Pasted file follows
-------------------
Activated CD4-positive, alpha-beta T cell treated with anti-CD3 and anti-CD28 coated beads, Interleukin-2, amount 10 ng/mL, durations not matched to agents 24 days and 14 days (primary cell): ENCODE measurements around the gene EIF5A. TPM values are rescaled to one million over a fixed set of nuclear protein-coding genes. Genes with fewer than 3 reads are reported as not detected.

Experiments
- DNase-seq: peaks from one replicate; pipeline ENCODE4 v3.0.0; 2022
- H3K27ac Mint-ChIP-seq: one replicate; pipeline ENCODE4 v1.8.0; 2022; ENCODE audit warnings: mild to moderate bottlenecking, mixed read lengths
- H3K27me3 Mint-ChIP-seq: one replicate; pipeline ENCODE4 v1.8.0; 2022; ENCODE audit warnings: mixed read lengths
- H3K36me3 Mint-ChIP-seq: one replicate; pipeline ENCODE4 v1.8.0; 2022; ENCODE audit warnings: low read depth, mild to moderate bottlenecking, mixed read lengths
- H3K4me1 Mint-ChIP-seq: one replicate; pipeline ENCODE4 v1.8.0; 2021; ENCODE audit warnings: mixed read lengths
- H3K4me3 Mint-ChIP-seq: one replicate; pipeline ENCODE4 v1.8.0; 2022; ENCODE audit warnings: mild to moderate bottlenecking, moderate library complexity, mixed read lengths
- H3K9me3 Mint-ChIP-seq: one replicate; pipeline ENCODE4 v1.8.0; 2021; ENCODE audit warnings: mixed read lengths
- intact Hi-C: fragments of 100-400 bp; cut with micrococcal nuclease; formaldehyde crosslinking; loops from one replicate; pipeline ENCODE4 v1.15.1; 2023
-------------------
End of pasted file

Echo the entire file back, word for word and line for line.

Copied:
Activated CD4-positive, alpha-beta T cell treated with anti-CD3 and anti-CD28 coated beads, Interleukin-2, amount 10 ng/mL, durations not matched to agents 24 days and 14 days (primary cell): ENCODE measurements around the gene EIF5A. TPM values are rescaled to one million over a fixed set of nuclear protein-coding genes. Genes with fewer than 3 reads are reported as not detected.

Experiments
- DNase-seq: peaks from one replicate; pipeline ENCODE4 v3.0.0; 2022
- H3K27ac Mint-ChIP-seq: one replicate; pipeline ENCODE4 v1.8.0; 2022; ENCODE audit warnings: mild to moderate bottlenecking, mixed read lengths
- H3K27me3 Mint-ChIP-seq: one replicate; pipeline ENCODE4 v1.8.0; 2022; ENCODE audit warnings: mixed read lengths
- H3K36me3 Mint-ChIP-seq: one replicate; pipeline ENCODE4 v1.8.0; 2022; ENCODE audit warnings: low read depth, mild to moderate bottlenecking, mixed read lengths
- H3K4me1 Mint-ChIP-seq: one replicate; pipeline ENCODE4 v1.8.0; 2021; ENCODE audit warnings: mixed read lengths
- H3K4me3 Mint-ChIP-seq: one replicate; pipeline ENCODE4 v1.8.0; 2022; ENCODE audit warnings: mild to moderate bottlenecking, moderate library complexity, mixed read lengths
- H3K9me3 Mint-ChIP-seq: one replicate; pipeline ENCODE4 v1.8.0; 2021; ENCODE audit warnings: mixed read lengths
- intact Hi-C: fragments of 100-400 bp; cut with micrococcal nuclease; formaldehyde crosslinking; loops from one replicate; pipeline ENCODE4 v1.15.1; 2023